Conversion and Anti-conversion Sentiment

What does the anthropology of conversion have to offer us in the context of the discourse over the need for a law of anti-conversion in Goa. The first question that we have to address here is: do we have one single understanding of conversion. Maybe we have to discern how several cultures understand conversion. How are we to understand conversion that occurred in the past like the one that occurred in the 13th century Goa where a large number of upper caste people converted to Vaishnavism from Saivism? How are we to understand the mass conversions under Portuguese colonialism ?
How are we to understand the conversion of Dr Ambedkar to Buddhism?Will one all-embracing concept of conversion be sufficient to understand these and other conversions? Besides, several conversion studies show how conversions were often resistance to expansionist tendencies of the colonizers or the casteist oppression of the masses? Conversions, therefore, also manifest as sites of resistance as well as sites of creative adaptations. Given the complexity of the conversions , it is important to understand that there is no one singular understanding of conversion. Unfortunately, we seem to be working with a monarchical understanding of conversion that sees it as a spiritual conquest. This is why perhaps anti-conversion sentiment has manifested in a strong way in our times.

One thing is clear conversion creates an anti-conversion sentiment. The 13th-century conversions of the Saivites into Vaishnavites in Goa had divided the so-called the Ubes and the Adves in Goa for a long time. There was violence and social boycott among these communities for centuries. The anti-conversion sentiment generated by the conversions under colonization is still lingering in our days. There is also complexity to this anti-conversion sentiment. This is not just because of the loss of demography as a result of conversions but also because conversion becomes an interrogation of the tradition one leaves behind to embrace another one. This is why we have to pay attention to this feature of conversion that renders it an interrogation. This interrogation arises mainly because of our understanding of conversion as spiritual conquest. Often the anti-conversion sentiment is dressed in a nationalist ardour and is viewed as a loss of unity and then it is perceived as disloyal to the nation by the fundamentalist brigade. Hence, it is violence that the great Hindu religion is used to let appear normal and natural. The threat of the new law against what is called forced conversion appears to be flowing from this sinister design to weaponize Hinduism and use it to create political capital.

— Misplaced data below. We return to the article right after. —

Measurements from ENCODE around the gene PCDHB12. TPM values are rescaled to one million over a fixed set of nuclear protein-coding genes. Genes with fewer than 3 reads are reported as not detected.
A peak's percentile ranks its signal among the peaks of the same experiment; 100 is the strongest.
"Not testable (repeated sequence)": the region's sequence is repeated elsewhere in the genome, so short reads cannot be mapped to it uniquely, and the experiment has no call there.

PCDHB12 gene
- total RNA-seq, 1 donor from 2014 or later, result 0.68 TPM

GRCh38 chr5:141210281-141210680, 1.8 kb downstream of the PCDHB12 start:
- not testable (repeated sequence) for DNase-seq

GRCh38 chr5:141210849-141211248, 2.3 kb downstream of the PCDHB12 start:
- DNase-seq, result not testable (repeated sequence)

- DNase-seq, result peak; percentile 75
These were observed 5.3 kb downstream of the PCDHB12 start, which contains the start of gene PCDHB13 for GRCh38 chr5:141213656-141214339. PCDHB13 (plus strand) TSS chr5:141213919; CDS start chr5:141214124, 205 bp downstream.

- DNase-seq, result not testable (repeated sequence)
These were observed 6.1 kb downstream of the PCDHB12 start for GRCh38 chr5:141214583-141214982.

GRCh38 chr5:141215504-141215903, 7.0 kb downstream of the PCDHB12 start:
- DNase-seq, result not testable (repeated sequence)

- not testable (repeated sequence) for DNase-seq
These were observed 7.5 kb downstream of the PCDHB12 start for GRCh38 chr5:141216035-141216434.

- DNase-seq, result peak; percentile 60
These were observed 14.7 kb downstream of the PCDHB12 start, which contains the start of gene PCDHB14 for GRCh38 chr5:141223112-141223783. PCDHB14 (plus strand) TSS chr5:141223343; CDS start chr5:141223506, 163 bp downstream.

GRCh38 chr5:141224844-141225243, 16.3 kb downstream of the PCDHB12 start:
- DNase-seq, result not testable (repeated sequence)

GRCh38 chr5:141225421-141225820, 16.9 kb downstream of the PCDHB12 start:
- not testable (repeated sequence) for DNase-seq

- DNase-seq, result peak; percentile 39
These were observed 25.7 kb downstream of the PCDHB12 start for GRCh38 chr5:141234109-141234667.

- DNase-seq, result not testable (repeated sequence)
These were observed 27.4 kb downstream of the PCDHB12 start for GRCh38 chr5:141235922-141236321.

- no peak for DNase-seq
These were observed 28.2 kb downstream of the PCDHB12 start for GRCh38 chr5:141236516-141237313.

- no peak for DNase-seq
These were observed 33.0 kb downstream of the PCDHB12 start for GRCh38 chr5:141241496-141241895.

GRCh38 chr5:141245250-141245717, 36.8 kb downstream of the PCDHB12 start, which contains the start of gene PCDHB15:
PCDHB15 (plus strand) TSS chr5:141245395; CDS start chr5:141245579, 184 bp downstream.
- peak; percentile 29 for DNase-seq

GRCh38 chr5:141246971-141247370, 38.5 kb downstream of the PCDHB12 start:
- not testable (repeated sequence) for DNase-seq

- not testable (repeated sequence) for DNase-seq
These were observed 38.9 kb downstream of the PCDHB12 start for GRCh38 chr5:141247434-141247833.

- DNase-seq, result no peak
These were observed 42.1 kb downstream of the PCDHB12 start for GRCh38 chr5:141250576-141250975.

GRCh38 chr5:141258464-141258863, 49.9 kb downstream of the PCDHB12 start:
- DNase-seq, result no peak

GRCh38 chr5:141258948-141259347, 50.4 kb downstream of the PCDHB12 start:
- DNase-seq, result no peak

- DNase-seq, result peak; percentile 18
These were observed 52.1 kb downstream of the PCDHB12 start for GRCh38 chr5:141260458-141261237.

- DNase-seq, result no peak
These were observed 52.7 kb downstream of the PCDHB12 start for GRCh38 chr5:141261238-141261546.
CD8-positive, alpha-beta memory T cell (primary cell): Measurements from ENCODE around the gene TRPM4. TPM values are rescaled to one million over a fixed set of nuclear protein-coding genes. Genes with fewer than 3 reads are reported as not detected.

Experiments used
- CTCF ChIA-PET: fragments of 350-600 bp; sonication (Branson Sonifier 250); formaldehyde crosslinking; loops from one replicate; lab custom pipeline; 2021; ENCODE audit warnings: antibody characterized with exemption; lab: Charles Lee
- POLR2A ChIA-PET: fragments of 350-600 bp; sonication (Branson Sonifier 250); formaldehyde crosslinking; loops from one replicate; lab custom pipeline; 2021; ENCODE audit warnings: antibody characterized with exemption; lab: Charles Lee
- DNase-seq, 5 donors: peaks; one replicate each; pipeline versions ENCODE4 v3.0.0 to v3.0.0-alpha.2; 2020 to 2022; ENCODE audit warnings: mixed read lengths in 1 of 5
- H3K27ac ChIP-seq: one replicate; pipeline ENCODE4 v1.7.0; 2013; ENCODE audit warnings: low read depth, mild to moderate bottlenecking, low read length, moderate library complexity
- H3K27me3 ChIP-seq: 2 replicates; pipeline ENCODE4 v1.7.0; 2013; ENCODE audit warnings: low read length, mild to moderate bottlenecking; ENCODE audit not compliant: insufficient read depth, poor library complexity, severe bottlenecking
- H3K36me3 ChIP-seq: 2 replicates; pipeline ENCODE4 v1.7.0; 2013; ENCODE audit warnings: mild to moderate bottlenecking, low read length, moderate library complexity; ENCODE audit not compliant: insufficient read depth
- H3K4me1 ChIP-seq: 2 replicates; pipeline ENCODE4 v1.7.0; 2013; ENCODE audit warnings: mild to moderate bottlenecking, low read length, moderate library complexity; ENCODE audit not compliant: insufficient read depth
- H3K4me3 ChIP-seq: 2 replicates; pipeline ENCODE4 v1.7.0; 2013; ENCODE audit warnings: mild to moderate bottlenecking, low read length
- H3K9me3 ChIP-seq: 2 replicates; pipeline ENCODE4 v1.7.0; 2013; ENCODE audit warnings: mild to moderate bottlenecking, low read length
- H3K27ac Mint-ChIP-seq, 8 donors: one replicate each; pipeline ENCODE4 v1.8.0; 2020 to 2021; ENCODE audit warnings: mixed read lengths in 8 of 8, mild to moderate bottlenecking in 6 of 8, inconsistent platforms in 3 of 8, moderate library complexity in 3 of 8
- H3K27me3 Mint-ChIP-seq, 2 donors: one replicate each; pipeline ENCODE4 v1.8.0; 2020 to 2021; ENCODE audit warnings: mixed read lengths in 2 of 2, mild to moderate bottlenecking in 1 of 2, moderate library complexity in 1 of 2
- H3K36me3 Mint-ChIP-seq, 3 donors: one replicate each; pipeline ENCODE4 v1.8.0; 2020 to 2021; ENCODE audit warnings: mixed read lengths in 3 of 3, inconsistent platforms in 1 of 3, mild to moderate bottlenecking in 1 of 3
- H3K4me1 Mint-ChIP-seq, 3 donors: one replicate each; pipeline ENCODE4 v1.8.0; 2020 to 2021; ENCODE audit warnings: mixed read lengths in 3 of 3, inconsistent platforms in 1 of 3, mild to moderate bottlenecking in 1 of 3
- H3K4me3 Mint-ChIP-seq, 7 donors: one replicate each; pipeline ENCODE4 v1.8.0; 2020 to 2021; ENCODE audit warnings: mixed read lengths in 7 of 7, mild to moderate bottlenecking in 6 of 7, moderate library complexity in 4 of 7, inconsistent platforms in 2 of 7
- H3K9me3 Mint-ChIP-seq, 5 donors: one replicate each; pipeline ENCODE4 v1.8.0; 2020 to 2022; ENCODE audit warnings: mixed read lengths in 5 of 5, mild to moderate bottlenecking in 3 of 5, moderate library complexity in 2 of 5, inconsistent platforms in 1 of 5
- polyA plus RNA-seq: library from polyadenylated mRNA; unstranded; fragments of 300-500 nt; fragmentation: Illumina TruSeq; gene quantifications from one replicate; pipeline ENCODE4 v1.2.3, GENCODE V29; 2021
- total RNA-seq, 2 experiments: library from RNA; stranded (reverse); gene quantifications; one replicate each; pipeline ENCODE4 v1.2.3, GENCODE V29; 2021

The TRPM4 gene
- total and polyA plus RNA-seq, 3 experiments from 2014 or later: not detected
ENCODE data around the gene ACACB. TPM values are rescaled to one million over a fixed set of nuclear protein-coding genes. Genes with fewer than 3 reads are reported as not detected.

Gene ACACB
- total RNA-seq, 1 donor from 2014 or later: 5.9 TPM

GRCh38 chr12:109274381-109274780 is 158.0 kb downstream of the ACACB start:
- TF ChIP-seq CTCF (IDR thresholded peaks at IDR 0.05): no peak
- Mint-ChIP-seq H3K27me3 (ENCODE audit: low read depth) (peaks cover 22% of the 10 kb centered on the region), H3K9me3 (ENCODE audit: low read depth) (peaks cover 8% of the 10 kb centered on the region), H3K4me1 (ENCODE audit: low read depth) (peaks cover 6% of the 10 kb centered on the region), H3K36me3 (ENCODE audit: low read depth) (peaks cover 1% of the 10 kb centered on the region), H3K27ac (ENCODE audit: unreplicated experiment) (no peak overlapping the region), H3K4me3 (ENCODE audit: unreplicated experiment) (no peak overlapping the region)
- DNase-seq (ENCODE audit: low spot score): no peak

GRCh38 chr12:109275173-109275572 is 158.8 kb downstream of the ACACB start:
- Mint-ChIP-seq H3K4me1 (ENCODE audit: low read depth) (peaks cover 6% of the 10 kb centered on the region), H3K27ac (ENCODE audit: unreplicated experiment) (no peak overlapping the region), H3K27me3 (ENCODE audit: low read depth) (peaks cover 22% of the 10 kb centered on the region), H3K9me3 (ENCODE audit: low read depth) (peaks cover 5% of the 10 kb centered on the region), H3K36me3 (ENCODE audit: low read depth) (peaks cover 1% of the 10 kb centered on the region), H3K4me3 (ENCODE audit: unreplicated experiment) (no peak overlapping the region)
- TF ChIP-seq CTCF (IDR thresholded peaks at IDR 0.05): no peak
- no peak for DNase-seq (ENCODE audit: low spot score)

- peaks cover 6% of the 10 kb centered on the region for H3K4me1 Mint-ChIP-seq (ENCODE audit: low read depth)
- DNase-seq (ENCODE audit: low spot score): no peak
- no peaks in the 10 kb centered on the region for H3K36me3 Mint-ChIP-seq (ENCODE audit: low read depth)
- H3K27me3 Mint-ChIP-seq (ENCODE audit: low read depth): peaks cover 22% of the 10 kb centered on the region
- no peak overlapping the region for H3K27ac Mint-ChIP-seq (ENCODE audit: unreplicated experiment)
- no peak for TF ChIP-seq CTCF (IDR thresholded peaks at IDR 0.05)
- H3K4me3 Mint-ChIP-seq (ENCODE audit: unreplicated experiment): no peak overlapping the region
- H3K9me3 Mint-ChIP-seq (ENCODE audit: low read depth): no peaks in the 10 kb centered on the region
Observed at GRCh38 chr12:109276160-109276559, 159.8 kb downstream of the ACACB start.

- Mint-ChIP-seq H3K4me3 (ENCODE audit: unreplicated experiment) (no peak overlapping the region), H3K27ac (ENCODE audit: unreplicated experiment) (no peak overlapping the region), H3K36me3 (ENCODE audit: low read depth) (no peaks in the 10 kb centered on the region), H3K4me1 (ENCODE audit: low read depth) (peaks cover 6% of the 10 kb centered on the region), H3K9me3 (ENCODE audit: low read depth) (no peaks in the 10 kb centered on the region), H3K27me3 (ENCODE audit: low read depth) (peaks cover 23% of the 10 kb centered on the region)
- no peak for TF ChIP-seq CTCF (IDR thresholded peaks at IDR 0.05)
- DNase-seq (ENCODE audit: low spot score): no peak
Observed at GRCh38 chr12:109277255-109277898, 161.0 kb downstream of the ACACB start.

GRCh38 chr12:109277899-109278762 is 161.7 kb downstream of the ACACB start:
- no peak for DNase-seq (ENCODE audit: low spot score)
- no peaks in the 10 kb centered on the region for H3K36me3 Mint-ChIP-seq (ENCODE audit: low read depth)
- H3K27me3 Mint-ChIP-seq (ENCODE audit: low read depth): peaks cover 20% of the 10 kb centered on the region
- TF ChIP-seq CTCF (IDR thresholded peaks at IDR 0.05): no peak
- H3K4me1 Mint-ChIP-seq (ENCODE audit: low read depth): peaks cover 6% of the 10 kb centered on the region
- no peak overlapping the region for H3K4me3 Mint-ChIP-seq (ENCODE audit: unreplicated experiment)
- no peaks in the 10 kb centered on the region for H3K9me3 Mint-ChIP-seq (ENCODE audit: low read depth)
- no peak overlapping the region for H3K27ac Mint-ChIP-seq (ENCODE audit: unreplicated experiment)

There is no God’s eye point of view from which we can see the dynamic and plural manifestations of the process of conversion nor there is one model to frame anti-conversion sentiments. Although both are inter-related the degree and intensity of anti-conversion sentiment varies. It is so because conversion is not just a matter of religion but is also a matter of identity. This is why conversion has been managed by anti-conversion laws as well as through reconversion campaigns that are called Ghar vapasi in our days. We have also seen organised violence employed against so-called fraudulent conversions. Therefore, it is critical to decode the hermeneutical circle at play between what is understood as conversion and the anti-conversion sentiment. The intensity of anti-conversion sentiment is directly proportional to the understanding of conversion. Today we understand conversion as spiritual conquest and hence, the anti-conversion sentiment accordingly becomes one that seeks to protect one’s turf at all cost. When the conversion is viewed as denationalization as it is sought to be viewed today, it will certainly raise the tempers of many.

The issue is that we have to be sensitive to the understanding that we bring bear upon the phenomenon that we view as conversion. Given the present notion of conversion as spritual conquest the majority community seems to think all conversation are evil but because Constitution allows it appears to tolerate only to hit back at the first opportunity. This means anti-conversion sentiments is lurking all the time. This is why it important to understand the relation between notion of conversion and anti-conversion sentiment. Revision of the notion of conversion, may reduce the intensity of anti-conversion sentiment. This is why we have the challenge to debunk the outdated notion of conversion.

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Hypocrisy is the tribute that vice pays to virtue.

- Fr Victor Ferrao